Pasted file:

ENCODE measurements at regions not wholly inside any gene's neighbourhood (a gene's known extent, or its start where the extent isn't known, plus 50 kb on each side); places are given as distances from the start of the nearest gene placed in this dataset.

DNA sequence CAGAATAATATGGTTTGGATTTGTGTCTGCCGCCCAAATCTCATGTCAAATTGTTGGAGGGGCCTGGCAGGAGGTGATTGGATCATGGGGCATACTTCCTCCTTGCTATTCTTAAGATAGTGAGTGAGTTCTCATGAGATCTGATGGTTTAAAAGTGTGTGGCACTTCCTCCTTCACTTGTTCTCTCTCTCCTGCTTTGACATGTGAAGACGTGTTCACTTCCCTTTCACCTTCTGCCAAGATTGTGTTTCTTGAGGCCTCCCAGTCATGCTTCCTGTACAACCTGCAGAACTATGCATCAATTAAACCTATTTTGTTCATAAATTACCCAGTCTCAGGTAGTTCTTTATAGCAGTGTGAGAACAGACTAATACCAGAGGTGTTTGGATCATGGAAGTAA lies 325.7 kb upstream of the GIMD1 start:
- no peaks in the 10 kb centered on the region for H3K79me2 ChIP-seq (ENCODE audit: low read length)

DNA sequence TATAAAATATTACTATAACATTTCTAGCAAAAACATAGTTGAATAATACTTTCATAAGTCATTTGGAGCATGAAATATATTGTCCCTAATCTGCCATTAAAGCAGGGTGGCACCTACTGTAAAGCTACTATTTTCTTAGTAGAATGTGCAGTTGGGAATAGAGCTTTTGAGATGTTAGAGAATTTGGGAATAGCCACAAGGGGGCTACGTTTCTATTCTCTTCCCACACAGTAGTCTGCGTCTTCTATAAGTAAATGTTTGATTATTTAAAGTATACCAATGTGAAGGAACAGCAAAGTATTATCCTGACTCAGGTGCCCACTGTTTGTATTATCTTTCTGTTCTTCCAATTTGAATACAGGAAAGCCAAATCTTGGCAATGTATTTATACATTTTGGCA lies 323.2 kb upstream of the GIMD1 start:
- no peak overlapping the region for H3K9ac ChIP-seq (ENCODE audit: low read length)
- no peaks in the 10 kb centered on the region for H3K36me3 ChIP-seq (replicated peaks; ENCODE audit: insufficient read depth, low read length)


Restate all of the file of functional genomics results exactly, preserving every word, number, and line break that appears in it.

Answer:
ENCODE measurements at regions not wholly inside any gene's neighbourhood (a gene's known extent, or its start where the extent isn't known, plus 50 kb on each side); places are given as distances from the start of the nearest gene placed in this dataset.

DNA sequence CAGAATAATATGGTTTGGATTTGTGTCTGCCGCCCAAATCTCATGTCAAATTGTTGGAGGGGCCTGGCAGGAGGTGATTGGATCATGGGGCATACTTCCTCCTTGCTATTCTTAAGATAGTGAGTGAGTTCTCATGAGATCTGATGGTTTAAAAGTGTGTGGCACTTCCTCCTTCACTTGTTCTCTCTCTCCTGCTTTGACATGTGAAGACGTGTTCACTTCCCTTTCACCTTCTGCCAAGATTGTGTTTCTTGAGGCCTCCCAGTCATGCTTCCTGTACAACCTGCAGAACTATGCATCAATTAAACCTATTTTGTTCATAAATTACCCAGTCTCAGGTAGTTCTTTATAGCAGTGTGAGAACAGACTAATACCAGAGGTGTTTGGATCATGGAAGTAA lies 325.7 kb upstream of the GIMD1 start:
- no peaks in the 10 kb centered on the region for H3K79me2 ChIP-seq (ENCODE audit: low read length)

DNA sequence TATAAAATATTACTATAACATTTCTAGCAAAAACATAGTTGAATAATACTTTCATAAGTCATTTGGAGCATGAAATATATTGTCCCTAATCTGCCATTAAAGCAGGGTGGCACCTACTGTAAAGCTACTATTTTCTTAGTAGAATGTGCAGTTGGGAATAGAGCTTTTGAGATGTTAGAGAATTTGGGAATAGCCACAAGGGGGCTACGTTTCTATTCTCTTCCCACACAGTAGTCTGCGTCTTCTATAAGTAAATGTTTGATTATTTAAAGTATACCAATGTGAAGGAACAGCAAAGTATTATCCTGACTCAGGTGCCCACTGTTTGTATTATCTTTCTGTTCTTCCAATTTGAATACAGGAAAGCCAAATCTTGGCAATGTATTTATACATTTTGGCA lies 323.2 kb upstream of the GIMD1 start:
- no peak overlapping the region for H3K9ac ChIP-seq (ENCODE audit: low read length)
- no peaks in the 10 kb centered on the region for H3K36me3 ChIP-seq (replicated peaks; ENCODE audit: insufficient read depth, low read length)